Now that David Haye has apparently become the retiring sort – though should the Klitschkos make him an offer he would be wiser to refuse, you can bet he will swiftly unretire – there is a charisma chasm at the top of boxing's heavyweight division. But not for long.
Step forward Anthony Joshua, 21, 6ft 7in, strikingly handsome and with a pleasantly engaging personality that is a promoter's dream.
Moreover, he can fight. The silvermedal with which he returned last week from the World Amateur Championships in Baku, Azerbaijan,is testimony to that.
Sometimes silver is an unwelcome consolation prize. The look on Sebastian Coe's face as he glanced down at his after Steve Ovett had pipped him in the 1980 Olympic800 metres final was one of disgust rather than delight. You sensed he might disdainfully have tossed it into the Moscow River.
It is a feeling that should not be shared by Joshua and his fellow world silver medallists Luke Campbell (bantamweight) and Andrew Selby (flyweight). In an outstandingchampionships for British boxers theirs were no bits of bling. Indeed, they could well be worth their weight in Olympic gold in London next year.
Especially Joshua's. For the young super-heavyweight is already on his way to becoming a superstar after first dethroning the reigning Olympic and double world champion Roberto Cammarelle, an Italian policeman, and then losing an arguably home-town decision by a single point to the Azerbaijani competitor in the final.
There is one problem. Will he be able to resist the rustle of banknotes from ear-bending promoters urging him to turn pro before the Games? Just over a year ago, after boxing for only two years, he won the ABA title in his 18th bout and received an offer of £50,000 to go pro there and then. He could get 10 times that amount now. But gold in London would be worth a couple of million.
Therein lies Big Josh's dilemma. Olympic gold would set him up for life, but there is always a risk. He could get injured or beaten and that world championship silver would lose its market value. It was a risk the then 17-year-old Amir Khan was not prepared to take after Athens, cashing in his silver in return for a seven-figure cheque from Frank Warren.
However, I am assured Joshua is committed to staying on for London. "I didn't take up the sport to earn money," he insists. "I did it to win medals. The thought of boxing in the Olympics gives me a beautifulfeeling." So, beauty KO's booty?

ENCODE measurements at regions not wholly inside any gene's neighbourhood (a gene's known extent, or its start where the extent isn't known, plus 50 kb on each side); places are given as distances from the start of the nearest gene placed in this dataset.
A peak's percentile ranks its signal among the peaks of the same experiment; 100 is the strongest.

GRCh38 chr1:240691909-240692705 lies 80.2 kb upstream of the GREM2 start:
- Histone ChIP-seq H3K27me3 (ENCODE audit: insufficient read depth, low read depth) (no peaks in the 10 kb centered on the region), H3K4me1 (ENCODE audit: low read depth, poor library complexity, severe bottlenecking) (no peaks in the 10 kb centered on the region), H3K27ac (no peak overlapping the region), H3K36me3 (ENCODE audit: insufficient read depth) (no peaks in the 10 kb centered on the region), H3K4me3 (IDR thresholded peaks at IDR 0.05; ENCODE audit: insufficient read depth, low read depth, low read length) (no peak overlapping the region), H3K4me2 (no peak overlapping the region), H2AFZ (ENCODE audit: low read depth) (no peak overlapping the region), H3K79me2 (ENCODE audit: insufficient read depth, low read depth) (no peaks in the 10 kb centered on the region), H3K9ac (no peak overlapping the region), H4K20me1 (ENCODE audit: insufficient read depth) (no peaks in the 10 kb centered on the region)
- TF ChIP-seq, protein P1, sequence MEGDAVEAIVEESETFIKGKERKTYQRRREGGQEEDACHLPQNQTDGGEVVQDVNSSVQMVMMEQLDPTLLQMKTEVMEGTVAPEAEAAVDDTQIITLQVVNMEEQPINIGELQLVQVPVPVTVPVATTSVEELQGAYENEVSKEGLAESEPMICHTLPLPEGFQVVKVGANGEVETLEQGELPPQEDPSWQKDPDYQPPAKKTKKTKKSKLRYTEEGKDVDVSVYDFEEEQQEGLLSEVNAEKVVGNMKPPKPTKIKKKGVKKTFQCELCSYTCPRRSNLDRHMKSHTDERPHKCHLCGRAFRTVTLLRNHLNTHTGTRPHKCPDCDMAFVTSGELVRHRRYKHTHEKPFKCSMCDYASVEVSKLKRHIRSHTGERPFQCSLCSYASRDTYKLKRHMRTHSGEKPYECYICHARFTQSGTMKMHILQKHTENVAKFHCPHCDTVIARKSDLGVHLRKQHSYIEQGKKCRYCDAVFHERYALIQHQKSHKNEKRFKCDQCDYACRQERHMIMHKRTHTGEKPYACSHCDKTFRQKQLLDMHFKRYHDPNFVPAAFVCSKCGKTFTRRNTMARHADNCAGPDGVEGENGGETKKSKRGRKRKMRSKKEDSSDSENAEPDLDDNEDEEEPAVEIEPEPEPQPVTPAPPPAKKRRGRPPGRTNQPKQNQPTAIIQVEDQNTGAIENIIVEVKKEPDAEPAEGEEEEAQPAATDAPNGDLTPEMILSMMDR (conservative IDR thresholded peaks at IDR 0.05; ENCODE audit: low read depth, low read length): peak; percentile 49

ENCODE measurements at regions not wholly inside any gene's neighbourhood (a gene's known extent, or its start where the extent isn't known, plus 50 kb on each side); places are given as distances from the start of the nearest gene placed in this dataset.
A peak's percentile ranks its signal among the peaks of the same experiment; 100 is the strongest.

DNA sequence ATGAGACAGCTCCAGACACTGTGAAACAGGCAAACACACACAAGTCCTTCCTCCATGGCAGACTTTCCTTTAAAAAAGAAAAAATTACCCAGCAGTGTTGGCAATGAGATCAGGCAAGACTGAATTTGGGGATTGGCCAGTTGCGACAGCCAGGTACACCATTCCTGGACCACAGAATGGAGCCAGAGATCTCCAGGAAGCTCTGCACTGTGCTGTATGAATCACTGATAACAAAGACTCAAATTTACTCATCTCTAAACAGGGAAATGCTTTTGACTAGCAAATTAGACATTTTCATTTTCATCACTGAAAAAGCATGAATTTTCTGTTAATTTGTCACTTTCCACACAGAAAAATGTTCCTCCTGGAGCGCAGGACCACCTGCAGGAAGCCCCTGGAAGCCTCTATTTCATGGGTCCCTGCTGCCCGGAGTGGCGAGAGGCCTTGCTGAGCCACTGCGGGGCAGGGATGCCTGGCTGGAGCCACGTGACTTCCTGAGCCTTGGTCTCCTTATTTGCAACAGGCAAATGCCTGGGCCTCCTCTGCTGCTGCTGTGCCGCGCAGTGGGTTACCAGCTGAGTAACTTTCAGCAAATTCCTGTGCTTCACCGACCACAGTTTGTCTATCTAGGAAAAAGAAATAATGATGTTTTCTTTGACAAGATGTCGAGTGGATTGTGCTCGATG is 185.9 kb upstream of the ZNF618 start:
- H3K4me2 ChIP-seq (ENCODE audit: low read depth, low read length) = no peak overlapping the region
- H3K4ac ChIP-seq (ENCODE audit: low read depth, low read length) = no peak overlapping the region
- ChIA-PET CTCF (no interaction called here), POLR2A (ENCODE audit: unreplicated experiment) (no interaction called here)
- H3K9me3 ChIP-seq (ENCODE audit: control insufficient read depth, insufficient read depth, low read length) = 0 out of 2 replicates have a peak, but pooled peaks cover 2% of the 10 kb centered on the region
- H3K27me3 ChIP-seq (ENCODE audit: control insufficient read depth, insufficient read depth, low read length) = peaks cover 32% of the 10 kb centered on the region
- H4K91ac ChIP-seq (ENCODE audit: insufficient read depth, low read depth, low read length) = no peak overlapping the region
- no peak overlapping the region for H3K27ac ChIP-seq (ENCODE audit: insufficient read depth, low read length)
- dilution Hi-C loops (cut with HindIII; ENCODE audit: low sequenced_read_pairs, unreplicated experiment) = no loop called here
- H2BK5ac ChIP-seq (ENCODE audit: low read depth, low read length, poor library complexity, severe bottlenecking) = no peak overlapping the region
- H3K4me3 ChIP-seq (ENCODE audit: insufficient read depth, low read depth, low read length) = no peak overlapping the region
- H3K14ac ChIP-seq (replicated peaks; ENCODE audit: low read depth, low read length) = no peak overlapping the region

Had Joshua's bout against Magomedrasul Medzhidov been the 2012 Olympic final, there is no doubt he would have got the decision. In Baku the odds were stacked against him, with the Azerbaijani president sitting alongside the AIBA chief, Dr C K Wu, and thousands of screaming fans desperate to see the tournament conclude with a gold medal for the hosts. No surprise, then, that Medzhidov got the nod as Mr President warmly shook the hand of Dr Wu.
The British-born son of Nigerian parents, Joshua was brought up in Finchley, north-west London, where he is coached at the local amateur club by the former British featherweight champion Sean Murphy. As a child he was a talented footballer and ran 11 seconds for the 100 metres aged 15. It is this fleet-footedness which helps make him a less robotic version of Frank Bruno.
In his 29 bouts he has shown commodities that make a potentially great heavyweight: balls, a good chin and a decent punch. Yet earlier this year there was a good chance he would not make the Olympics, or any further international appearances, after being suspended by the Amateur Boxing Association of England when charged with possession of an illegal recreational substance with intent to supply. He was in danger of being kicked off the GB squad for good.
Joshua always protested his innocence, claiming he was set up, and the case appears to have been quietly dropped, much to everyone's relief.
While he may not have the chat and chutzpah of Haye, here is a genuine heavyweight with a smile that could make him one of the poster faces of 2012. Tomorrow he will receive his first accolade, having been voted the Amateur Boxer of the Year by the Boxing Writers' Club.
He may still be learning the ropes inside them and out, but Joshua now has the world at his fists. The questionis: can Josh resist the dosh?Reuse content